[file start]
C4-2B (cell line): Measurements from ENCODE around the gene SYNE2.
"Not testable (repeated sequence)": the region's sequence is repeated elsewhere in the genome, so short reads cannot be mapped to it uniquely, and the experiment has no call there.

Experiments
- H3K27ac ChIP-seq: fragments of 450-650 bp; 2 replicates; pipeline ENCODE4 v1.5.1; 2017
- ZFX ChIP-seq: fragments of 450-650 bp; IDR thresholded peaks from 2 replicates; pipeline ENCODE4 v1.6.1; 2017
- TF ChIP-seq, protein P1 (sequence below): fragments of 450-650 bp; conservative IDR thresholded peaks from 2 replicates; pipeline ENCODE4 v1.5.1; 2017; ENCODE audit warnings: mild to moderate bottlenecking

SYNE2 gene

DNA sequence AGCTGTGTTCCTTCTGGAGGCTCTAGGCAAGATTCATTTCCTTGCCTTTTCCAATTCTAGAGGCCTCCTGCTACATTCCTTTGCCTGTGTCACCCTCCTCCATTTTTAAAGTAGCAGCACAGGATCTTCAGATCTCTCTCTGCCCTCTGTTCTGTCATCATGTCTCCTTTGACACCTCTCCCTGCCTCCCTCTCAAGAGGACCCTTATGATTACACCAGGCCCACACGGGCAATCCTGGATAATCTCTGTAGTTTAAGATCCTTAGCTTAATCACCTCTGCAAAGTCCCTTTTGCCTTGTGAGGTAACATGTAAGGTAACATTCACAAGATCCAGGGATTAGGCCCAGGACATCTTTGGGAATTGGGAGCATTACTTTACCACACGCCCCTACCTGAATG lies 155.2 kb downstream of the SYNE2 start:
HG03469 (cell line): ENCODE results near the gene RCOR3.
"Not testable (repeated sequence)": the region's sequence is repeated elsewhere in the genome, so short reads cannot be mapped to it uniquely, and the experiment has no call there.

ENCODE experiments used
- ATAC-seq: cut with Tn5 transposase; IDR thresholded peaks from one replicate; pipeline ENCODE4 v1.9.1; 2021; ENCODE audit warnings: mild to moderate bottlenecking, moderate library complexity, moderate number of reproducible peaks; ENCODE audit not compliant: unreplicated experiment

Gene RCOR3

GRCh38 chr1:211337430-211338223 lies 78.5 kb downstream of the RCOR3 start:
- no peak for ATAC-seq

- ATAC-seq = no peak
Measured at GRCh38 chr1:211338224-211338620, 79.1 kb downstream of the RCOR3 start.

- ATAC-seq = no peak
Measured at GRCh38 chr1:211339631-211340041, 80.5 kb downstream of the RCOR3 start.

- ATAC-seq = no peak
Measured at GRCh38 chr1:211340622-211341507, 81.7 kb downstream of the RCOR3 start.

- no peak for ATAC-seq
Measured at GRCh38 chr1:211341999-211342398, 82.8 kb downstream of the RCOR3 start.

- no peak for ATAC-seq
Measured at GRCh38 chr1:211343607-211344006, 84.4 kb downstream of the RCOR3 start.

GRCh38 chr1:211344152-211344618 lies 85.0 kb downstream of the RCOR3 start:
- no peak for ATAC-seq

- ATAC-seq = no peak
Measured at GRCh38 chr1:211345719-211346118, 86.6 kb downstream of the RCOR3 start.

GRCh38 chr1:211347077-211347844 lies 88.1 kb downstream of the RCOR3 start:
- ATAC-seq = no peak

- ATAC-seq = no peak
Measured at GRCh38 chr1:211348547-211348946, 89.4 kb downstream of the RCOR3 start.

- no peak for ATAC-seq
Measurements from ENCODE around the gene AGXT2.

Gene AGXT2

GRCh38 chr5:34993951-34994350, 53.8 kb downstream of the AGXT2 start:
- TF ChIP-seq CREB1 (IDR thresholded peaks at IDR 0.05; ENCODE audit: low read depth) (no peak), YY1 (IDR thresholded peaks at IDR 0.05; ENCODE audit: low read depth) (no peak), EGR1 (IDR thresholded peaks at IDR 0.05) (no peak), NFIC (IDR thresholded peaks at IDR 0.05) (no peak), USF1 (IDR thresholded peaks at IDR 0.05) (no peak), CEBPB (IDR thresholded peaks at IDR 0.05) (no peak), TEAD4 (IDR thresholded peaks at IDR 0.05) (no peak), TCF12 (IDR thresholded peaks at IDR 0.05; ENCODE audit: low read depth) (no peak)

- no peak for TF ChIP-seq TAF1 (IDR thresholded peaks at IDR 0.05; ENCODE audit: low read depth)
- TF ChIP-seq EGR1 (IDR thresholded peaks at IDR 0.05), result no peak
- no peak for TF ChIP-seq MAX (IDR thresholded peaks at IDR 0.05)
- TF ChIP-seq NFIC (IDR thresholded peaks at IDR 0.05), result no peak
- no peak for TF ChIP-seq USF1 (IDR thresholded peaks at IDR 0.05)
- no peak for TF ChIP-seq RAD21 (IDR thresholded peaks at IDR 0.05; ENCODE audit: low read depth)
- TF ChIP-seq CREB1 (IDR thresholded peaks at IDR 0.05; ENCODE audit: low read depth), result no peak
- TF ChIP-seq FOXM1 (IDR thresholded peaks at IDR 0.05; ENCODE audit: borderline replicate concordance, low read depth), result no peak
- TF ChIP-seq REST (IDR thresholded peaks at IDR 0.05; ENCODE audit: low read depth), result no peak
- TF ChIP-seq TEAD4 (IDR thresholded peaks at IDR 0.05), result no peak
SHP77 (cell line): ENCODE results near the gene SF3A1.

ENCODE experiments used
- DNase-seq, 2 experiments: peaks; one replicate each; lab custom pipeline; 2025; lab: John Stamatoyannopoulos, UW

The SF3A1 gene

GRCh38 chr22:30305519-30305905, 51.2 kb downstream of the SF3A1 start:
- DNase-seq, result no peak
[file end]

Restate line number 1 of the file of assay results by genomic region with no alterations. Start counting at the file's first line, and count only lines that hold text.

C4-2B (cell line): Measurements from ENCODE around the gene SYNE2.